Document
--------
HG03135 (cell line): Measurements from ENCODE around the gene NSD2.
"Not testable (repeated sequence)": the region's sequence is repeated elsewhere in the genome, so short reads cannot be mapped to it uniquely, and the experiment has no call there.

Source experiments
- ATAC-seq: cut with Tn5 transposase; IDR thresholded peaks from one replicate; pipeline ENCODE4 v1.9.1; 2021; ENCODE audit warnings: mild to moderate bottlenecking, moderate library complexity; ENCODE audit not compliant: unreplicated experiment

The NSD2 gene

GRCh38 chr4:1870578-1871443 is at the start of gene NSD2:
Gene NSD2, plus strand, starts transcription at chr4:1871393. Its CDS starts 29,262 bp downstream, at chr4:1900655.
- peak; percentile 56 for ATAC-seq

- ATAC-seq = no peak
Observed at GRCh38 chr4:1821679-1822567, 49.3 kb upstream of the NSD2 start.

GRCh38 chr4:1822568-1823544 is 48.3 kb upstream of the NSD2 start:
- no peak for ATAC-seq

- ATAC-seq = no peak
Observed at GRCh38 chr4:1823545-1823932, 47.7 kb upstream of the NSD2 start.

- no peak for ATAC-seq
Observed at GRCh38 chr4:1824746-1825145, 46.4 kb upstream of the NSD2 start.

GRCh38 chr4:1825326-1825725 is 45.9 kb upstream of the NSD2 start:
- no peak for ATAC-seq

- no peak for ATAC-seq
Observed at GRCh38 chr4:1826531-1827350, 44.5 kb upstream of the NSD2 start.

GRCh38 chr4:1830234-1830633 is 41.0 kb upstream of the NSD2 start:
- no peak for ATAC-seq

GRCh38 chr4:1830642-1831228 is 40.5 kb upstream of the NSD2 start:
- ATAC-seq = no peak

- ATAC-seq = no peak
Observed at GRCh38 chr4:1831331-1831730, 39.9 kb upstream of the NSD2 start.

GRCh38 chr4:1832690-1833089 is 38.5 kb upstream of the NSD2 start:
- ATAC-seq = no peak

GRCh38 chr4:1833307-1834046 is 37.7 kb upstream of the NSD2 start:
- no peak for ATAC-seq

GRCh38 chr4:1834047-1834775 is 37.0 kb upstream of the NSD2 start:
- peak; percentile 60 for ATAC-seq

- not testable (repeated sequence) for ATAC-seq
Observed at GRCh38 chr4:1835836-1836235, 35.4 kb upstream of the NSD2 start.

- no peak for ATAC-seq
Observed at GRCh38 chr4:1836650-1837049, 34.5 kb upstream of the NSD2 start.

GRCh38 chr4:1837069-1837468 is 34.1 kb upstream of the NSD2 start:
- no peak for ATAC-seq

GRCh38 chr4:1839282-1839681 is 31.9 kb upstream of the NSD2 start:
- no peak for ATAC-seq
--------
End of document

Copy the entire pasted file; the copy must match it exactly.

HG03135 (cell line): Measurements from ENCODE around the gene NSD2.
"Not testable (repeated sequence)": the region's sequence is repeated elsewhere in the genome, so short reads cannot be mapped to it uniquely, and the experiment has no call there.

Source experiments
- ATAC-seq: cut with Tn5 transposase; IDR thresholded peaks from one replicate; pipeline ENCODE4 v1.9.1; 2021; ENCODE audit warnings: mild to moderate bottlenecking, moderate library complexity; ENCODE audit not compliant: unreplicated experiment

The NSD2 gene

GRCh38 chr4:1870578-1871443 is at the start of gene NSD2:
Gene NSD2, plus strand, starts transcription at chr4:1871393. Its CDS starts 29,262 bp downstream, at chr4:1900655.
- peak; percentile 56 for ATAC-seq

- ATAC-seq = no peak
Observed at GRCh38 chr4:1821679-1822567, 49.3 kb upstream of the NSD2 start.

GRCh38 chr4:1822568-1823544 is 48.3 kb upstream of the NSD2 start:
- no peak for ATAC-seq

- ATAC-seq = no peak
Observed at GRCh38 chr4:1823545-1823932, 47.7 kb upstream of the NSD2 start.

- no peak for ATAC-seq
Observed at GRCh38 chr4:1824746-1825145, 46.4 kb upstream of the NSD2 start.

GRCh38 chr4:1825326-1825725 is 45.9 kb upstream of the NSD2 start:
- no peak for ATAC-seq

- no peak for ATAC-seq
Observed at GRCh38 chr4:1826531-1827350, 44.5 kb upstream of the NSD2 start.

GRCh38 chr4:1830234-1830633 is 41.0 kb upstream of the NSD2 start:
- no peak for ATAC-seq

GRCh38 chr4:1830642-1831228 is 40.5 kb upstream of the NSD2 start:
- ATAC-seq = no peak

- ATAC-seq = no peak
Observed at GRCh38 chr4:1831331-1831730, 39.9 kb upstream of the NSD2 start.

GRCh38 chr4:1832690-1833089 is 38.5 kb upstream of the NSD2 start:
- ATAC-seq = no peak

GRCh38 chr4:1833307-1834046 is 37.7 kb upstream of the NSD2 start:
- no peak for ATAC-seq

GRCh38 chr4:1834047-1834775 is 37.0 kb upstream of the NSD2 start:
- peak; percentile 60 for ATAC-seq

- not testable (repeated sequence) for ATAC-seq
Observed at GRCh38 chr4:1835836-1836235, 35.4 kb upstream of the NSD2 start.

- no peak for ATAC-seq
Observed at GRCh38 chr4:1836650-1837049, 34.5 kb upstream of the NSD2 start.

GRCh38 chr4:1837069-1837468 is 34.1 kb upstream of the NSD2 start:
- no peak for ATAC-seq

GRCh38 chr4:1839282-1839681 is 31.9 kb upstream of the NSD2 start:
- no peak for ATAC-seq